It is an embarrassing situation for dentists to face the patient once such a mishap occurs unless the dentist had explained to the patient about the complexity of the root canal treatment and its potential complications prior to initiation of treatment [21, 22].

The clinicians have a legal obligation to inform the patient and to document it in the patient’s notes—if an instrument has fractured during treatment [22]. However, only approximately half of the participants (53.2%) had identified that they would inform the patient about a fractured instrument if there was a possibility of removal. Thus, there is a significant degree of hesitation in informing patients about the mishap, as previously reported [4, 15].

Possible options, in the management of a case of instrument separation in the root canal, are leave, bypass, or remove [23]. A thorough assessment of the likely prognosis in all cases, based on the potential benefit of removal and the likelihood and risk of complication, is the sole factor by which clinicians should take their management decision [22]. In the present study, most endodontists (70%) had confirmed that they would inform the patient about the accident and would try to remove the instrument in another visit, and this correlates well to previously reported value (79.3%) [15]. Several factors need to be considered in the management of separated files. For instance, the factors to consider in the removal of a fractured NiTi instrument are strategic importance of the tooth, any periapical disease the clinician experiences, other tooth and patient factors, as well as the availability and use of equipment, instruments, and techniques [24]. Chances of improved removal have significantly increased with the application and incorporation of microscopes, fine ultrasonic tips, and staging platforms [25, 26]. Furthermore, there is an improvement in the management of the separated files with the increasing years of clinical experience [27].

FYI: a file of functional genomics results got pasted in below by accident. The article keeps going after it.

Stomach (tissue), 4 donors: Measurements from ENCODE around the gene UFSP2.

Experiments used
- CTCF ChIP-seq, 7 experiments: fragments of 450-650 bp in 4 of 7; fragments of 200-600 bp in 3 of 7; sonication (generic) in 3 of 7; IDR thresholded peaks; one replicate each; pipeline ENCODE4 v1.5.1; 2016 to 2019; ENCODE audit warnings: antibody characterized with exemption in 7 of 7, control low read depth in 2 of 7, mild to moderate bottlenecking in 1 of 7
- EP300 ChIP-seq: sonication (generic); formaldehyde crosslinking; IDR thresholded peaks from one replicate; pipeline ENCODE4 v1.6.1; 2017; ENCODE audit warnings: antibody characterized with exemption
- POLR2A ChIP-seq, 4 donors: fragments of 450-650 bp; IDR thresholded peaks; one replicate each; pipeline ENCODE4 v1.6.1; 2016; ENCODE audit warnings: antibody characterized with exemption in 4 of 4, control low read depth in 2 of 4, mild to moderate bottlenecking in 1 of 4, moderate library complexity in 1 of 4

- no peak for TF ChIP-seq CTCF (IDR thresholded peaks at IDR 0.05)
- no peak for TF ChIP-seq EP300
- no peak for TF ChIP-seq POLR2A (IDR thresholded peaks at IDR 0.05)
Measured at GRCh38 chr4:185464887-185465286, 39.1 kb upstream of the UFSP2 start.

In the case of instrument separation with no possibilities of removal, approximately half of the general practitioners (48.4%) would inform the patients and refer them to an endodontist; this is a greater proportion in Riyadh than previously reported in Brazil (34.8%) [4]. Our data identify that approximately half of all general practitioners in Riyadh are aware of their limitation regarding their technical capacity; it also indicates their concern to provide the best care possible to the patient since an endodontist would handle the case. On the contrary, half of the endodontists would inform the patient and continue the treatment with no attempt to remove the fragment. In such a case, in order to prevent the development of any associated periapical pathology, periodic radiographic review would be necessary [22] as the best option in some cases of instrument separation may be to leave the fractured instrument [1922, 2530] prescribed with regular follow-up. One particular limitation of this questionnaire-based research is the lack of case-based questions. Assessing the responses of endodontists in various clinical scenarios would highlight the proficiency of the endodontists in recognizing real cases. In addition, it should be identified whether leaving the instrument fragment would be the best management option for the patient.